If only there was a time machine that could help us revisit the past - well fellow time traveller wannabes, never fear; as such a machine has been invented. And by machine I mean browser, so without further ado - ladies and gents, boys and girls, I present to you; Microsoft Lifebrowser.
More and more businesses are recognising the professional benefits of understanding the interests of their customers, so it makes sense that such data mining is brought in within the home to allow users to recognise the personal advantages. That's why Microsoft Research has developed such a tool, whereby Lifebrowser catalogues certain events from your past and sorts them into digital landmarks. Processing photos, emails, web browsing history, Lifebrowser is based on a Bayesian model - which helps work out the probability of a particular event holding a certain significance to the user.
"The motivation behind Lifebrowser is that we have too much stuff going on in our personal digital spheres," explained Eric Horvitz, the scientist at Microsoft responsible for the creation of Lifebrowser. "We were interested in making local machines private data-mining centers [that are] very smart about you and your memory so that you can better navigate through that great amount of content."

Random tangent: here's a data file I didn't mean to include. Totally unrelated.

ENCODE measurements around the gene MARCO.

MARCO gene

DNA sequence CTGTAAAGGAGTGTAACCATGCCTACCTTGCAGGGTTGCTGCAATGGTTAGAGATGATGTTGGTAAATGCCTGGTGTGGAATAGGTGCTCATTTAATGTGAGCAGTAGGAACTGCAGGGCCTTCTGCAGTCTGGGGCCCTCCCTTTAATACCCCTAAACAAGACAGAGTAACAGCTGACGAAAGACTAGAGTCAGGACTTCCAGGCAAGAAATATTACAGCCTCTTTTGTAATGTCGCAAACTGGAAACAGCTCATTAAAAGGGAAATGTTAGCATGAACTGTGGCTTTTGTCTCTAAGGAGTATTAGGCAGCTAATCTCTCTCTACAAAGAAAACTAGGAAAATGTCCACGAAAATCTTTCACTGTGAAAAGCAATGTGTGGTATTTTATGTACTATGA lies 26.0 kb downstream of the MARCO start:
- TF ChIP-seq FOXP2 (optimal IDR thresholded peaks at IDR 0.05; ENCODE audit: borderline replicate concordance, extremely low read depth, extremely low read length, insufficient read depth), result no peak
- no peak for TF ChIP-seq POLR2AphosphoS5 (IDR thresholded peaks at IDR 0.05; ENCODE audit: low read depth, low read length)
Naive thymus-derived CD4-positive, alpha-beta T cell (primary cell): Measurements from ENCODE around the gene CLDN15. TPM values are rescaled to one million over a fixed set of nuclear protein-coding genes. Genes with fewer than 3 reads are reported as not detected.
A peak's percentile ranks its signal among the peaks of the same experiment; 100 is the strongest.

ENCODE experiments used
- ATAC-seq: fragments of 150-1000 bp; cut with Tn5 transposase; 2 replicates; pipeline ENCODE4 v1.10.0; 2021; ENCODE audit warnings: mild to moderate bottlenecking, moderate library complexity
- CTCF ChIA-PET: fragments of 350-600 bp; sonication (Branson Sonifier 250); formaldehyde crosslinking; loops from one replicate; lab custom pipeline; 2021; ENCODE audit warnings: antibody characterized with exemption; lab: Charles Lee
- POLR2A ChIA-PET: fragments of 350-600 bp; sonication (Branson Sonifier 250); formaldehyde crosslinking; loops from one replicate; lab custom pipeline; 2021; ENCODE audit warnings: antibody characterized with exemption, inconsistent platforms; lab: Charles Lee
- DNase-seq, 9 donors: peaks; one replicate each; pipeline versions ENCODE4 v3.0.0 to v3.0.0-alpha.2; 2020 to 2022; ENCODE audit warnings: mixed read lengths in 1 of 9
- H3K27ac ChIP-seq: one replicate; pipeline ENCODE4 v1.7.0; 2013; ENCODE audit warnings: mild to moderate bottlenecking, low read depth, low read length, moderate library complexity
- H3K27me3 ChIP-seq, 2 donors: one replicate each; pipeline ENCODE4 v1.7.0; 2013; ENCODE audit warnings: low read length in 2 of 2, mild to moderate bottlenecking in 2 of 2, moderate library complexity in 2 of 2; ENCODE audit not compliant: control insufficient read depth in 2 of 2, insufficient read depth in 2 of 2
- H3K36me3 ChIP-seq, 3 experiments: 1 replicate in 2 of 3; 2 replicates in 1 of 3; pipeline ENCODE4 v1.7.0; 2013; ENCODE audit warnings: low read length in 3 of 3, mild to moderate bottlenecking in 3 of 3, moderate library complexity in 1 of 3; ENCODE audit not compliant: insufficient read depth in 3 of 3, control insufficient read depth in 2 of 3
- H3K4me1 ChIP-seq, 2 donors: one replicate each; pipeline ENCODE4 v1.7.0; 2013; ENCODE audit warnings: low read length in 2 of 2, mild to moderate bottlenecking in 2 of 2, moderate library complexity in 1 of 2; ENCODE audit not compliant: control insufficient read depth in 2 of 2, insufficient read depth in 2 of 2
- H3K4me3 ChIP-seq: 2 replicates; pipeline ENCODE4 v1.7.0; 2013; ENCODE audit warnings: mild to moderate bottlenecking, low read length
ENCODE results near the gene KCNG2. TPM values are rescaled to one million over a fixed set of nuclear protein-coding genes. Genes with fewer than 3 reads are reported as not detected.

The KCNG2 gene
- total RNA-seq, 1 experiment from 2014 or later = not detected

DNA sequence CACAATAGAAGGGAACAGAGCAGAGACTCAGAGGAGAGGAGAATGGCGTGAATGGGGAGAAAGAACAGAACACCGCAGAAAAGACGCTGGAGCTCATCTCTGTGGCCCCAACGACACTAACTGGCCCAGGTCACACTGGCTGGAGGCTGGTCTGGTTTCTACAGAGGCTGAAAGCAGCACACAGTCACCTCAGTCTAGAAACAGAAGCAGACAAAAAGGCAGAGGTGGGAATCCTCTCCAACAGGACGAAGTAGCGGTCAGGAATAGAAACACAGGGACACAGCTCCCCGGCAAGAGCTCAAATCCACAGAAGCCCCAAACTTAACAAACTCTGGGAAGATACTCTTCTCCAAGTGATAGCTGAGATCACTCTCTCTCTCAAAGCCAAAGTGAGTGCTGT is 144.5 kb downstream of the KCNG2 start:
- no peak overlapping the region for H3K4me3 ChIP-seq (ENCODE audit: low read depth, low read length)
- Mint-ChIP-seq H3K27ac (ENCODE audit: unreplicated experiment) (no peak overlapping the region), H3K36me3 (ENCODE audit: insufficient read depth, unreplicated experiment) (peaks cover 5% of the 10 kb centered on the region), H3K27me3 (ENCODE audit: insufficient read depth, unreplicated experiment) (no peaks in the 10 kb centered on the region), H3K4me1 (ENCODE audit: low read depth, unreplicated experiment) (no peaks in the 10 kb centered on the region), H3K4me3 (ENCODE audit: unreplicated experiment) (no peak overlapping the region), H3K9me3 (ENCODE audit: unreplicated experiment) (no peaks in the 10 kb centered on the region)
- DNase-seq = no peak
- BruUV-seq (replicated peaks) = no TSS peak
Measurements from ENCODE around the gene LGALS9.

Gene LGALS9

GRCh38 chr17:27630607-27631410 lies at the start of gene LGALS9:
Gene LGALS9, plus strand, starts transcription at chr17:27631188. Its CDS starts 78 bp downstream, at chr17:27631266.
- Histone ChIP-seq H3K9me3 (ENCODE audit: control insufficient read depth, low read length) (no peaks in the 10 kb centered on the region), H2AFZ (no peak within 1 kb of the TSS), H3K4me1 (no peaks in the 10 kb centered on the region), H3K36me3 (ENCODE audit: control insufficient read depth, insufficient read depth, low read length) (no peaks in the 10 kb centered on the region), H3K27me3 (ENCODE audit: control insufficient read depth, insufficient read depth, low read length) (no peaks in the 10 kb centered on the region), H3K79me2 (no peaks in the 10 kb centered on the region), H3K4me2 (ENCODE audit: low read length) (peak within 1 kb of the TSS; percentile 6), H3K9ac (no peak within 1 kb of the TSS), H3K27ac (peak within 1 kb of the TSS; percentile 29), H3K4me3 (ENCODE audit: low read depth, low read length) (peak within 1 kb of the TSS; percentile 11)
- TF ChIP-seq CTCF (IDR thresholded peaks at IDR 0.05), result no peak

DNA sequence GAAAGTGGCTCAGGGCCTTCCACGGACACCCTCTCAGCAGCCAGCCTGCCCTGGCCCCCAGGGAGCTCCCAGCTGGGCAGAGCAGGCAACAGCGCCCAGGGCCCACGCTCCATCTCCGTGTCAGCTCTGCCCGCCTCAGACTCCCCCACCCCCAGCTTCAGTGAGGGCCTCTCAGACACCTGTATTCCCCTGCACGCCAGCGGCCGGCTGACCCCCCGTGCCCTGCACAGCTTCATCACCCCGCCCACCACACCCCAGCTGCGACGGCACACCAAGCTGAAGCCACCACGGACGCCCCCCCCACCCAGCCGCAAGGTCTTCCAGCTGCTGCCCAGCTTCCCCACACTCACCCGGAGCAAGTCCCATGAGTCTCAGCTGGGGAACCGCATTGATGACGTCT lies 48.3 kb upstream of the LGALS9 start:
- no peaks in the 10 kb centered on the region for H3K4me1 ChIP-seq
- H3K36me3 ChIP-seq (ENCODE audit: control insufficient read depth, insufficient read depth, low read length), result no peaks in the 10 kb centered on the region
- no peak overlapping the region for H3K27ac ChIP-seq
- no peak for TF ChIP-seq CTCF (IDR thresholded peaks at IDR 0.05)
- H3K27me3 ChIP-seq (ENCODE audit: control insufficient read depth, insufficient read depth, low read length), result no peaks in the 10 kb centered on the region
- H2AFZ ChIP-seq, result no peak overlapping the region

Navigation of Lifebrowser is simple; using a volume control allows you to zoom in and out of the details - and the browser can also locate memorable items with its search function, allowing the user to see related content such as emails and images.
Whilst personally the browser serves a distinct purpose as a virtual shoebox of memories, on a professional basis, the facility can also help businesses track their success. The tool could also prove its worth medically, especially in the case of patients suffering from early dementia - allowing them to retain key events to pass on to future generations.
There seems to be a lot of potential with Lifebrowser, and whilst there are clear similarities between that and Facebook's timeline layout, the clean and organised interface of Microsoft's browser could give the scattered timeline a run for its virtual money.
Source: Technology Review